Whole spice version- 2 large bay leaves   1 ½  -2 tsp cumin, 1 ½  -2 tsp coriander, ¾ tsp turmeric, ¾ tsp ground red pepper, 2 cinnamon sticks broken up, 3-5 cardamom, 2 star anise, 4-5 black cloves, 4-5 black peppercorns (everything after cardamom is optional)
Add the whole spices when you are browning the chicken. One other note, if you use whole spices, do not puree the sauce is with a emulsifier or food processor, just skip that step.







Wednesday, May 18, 2011

Spicy Asian Peanut Dip



   

Here is a great dip that is a happy surprise of flavor. Made with peanut butter and flavored with a blend of spicy goodness that has an Asian flair. This dip is awesome as a starter but try to make enough for leftovers. Heat it up and add a bit more water to the left over dip and you will have a great sauce for pasta. Or add extra vinegar and a bit of oil for a tasty salad dressing. The only problem is that it is difficult to make enough to have leftovers!


Spicy Asian Peanut Dip by Denise

¾  cup smooth natural peanut butter

1-2 TBSP brown sugar

1 TBSP honey

1 – 1 ½ TBSP soy sauce  

 1 TBSP rice vinegar

1 TBSP lime juice

¼ tsp red pepper flakes

Pinch of Cayenne pepper 

1 tbsp. or more freshly grated ginger or ginger paste from a jar

1-2 cloves garlic, pressed or 2 tsp. minced garlic from a jar

Garnish with 1-2 chopped green onions or toasted sesame seeds or chopped peanuts



Mix together and taste to adjust everything. I think it is best to refrigerate for a few hours. Make sure to take it out of the fridge 30 minutes or more before serving to bring it to room temperature Top with green onions or toasted sesame seeds.



Serve vegetables for dipping . You could make it a bit thinner with extra water, soy sauce, vinegar and serve with grilled chicken skewers.

 Left over dip is great as a pasta sause with pasta, veggies, and chicken. Just add a bit more water and soy sauce.  Also makes a great salad dressing if you add extra vinegar and oil.

Baked Cheesy Artichoke Dip


 I know I was in the middle of telling you about all the great Indian food but I have had a few requests for some of the appetizers served at another party this weekend. So here is one of my favorite party starters. People seem to really like the little additions in this recipe, including adding marinated artichoke hearts for flavor, cream cheese for creamy texture, and the bit of heat from garlic and spicy chili pepper.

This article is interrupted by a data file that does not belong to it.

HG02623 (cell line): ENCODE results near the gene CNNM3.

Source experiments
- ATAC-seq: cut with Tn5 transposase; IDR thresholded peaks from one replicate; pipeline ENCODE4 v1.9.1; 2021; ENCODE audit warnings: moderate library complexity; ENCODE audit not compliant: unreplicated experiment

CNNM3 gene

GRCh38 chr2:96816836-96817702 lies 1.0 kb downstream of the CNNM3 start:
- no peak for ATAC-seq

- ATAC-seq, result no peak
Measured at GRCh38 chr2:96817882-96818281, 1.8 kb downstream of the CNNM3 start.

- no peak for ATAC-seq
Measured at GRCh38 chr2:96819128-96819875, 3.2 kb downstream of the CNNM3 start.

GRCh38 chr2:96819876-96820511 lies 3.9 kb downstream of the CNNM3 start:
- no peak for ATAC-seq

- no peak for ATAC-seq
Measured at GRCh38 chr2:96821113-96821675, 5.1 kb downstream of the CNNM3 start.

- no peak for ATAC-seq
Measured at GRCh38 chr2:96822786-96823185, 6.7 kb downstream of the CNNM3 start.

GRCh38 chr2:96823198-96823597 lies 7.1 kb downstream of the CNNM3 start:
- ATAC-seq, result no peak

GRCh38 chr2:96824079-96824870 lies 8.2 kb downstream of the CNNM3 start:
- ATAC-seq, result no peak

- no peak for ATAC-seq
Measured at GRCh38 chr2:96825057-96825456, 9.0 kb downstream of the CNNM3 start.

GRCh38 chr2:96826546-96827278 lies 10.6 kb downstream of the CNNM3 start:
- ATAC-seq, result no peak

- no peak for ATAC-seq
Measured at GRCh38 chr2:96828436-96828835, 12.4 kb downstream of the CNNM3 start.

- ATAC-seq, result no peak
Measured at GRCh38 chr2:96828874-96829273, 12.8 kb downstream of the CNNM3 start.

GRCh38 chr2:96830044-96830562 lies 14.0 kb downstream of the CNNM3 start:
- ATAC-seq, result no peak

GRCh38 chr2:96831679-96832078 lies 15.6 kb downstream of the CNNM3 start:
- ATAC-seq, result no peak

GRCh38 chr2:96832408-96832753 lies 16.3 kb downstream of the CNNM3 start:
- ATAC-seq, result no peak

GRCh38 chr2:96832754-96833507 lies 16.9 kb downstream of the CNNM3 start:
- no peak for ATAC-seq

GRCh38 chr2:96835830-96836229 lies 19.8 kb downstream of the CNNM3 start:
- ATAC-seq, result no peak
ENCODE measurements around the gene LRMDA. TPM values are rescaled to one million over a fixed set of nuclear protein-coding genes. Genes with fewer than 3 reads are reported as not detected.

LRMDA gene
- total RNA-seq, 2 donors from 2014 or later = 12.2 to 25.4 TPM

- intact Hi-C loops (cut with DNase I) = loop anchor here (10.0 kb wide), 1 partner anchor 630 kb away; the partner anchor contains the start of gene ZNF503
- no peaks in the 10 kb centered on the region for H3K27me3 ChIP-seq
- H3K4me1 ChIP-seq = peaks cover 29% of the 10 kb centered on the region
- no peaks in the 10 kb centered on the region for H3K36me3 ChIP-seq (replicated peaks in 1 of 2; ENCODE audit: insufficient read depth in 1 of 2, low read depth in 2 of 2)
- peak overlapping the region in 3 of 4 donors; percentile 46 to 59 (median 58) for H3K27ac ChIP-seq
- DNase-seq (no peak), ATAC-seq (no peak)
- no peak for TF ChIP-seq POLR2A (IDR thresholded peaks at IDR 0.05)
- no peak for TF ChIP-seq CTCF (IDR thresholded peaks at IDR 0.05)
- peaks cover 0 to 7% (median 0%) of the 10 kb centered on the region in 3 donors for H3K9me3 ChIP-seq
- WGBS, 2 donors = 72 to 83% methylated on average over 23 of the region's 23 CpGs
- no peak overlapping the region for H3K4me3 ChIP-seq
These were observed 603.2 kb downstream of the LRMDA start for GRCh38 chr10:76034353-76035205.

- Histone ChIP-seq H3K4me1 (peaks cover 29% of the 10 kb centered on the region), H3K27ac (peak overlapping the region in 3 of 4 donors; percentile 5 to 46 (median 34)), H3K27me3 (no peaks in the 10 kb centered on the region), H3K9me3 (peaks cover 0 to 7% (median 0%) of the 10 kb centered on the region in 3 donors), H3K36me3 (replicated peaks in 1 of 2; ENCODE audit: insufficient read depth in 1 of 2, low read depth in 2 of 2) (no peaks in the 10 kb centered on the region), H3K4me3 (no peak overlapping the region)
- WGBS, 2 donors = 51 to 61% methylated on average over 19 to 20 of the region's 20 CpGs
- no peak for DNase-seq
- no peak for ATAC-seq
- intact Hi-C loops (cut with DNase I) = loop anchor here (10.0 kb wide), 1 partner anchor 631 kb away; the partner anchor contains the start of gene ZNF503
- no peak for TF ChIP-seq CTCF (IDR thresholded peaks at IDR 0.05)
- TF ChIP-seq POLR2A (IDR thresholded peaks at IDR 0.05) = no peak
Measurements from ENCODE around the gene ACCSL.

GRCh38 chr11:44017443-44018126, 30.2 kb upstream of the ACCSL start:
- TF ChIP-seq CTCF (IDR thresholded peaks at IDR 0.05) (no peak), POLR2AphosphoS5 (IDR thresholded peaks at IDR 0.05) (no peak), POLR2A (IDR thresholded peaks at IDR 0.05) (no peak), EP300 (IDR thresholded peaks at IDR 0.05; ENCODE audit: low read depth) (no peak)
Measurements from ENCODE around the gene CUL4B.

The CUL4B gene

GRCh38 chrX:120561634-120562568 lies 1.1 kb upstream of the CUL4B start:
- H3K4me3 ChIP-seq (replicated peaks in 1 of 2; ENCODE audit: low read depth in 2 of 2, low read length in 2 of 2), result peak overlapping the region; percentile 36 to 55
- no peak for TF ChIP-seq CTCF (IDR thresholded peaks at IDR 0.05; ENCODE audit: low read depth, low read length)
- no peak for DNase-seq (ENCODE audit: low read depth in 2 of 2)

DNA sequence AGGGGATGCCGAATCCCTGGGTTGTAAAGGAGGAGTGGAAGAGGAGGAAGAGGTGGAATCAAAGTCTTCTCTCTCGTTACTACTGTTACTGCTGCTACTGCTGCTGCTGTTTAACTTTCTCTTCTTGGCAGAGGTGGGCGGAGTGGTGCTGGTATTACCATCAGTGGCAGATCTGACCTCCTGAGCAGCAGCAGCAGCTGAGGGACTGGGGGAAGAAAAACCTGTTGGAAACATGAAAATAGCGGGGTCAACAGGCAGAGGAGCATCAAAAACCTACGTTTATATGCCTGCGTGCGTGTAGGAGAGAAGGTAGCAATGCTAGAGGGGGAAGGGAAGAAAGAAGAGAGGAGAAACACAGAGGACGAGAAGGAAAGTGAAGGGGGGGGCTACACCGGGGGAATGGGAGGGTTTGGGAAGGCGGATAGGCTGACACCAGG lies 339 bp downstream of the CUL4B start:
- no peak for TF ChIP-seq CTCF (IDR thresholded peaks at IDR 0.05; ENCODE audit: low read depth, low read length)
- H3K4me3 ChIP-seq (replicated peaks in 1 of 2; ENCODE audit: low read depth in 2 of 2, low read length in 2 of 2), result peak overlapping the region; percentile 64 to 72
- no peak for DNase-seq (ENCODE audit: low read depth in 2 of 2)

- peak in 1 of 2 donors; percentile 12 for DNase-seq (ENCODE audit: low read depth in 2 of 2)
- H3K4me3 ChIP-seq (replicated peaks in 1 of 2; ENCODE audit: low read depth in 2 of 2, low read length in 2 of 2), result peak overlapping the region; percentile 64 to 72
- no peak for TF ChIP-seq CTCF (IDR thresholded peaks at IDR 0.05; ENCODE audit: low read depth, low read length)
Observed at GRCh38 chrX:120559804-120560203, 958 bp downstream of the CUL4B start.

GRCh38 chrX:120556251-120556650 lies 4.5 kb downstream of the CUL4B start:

Baked Cheesy Artichoke Dip by Denise



1 can (14 oz.) artichoke hearts(quartered), drained and chopped

½ to 1 jar marinated artichoke hearts, regular or spicy, drained and coarsely chopped

¾ cup Real or Light Mayonnaise

2-4 oz light cream cheese, optional, for added creaminess

½-¾ cup grated Parmesan cheese, plus ¼ cup for top (I prefer Parmigiano-Reggiano

1/2 cup shredded mozzarella or Italian cheese blend, plus ¼ cup for top

1-2 clove garlic, finely chopped or 1/2 teaspoon Garlic Powder ½ tsp onion powder

Dash or two of cayenne chili or hot sauce or red chili flakes



Preheat oven to 375°.

In a large bowl, combine artichokes, mayo,  1/2 c parmesan, 1/2 c mozzarella, seasoning. Place a 1 ½-2 quart casserole.Top with rest of cheese. Bake uncovered 25 minutes or until heated through and golden brown on top.If it gets hot before it browns you may briefly broil it if you want. The golden brown top is very desirable! 

Serve, if desired, with sliced French bread, crackers, vegetables or tortilla chips.

May add :

Spinach artichoke dip 8 oz- 10 of thawed spinach rinsed under hot water and squeeze dry. Add it in with artichokes.

Green chili artichoke dip – 1 can mild green chilies, drained and ½ tsp cumin. I like to use sharp cheddar in place of the Italian cheese blend for this version.

Lower-fat version- use low-fat mayo, cheese and cream cheese and cut down on the cheese by a third or so.

You may add other herbs, such as an Italian blend.




Tuesday, May 17, 2011

Red Lentil Dahl with Sweet Potato


This last week, we celebrated the graduation of a very dear friend who is now a Doctor of Veterinary medicine. She is from India so one of the parties was an Indian dinner. I had the privilege of cooking with a couple of her friends from elementary and high school in India.

The food was fabulous and I will post a couple of recipes starting with one that may not be quite traditional. This is my favorite Dahl recipe that I pieced together after much research, trial and error. Dahl is a thick stew or soup like dish made with lentils or split peas. This recipe is made with Red lentils which, besides being a beautiful salmon color, are a good, though incomplete, source of protein. They are also high in fiber and some B vitamins.

It may look like it has a lot of ingredients but many of them are optional. Even the list of spices can be streamlined by using a ready-made curry powder, if you prefer.  Make this as complicated or as easy as you like.

I serve this a bit on the brothy side on a bed of basmati rice and topped with a dollop of thick greek yogurt.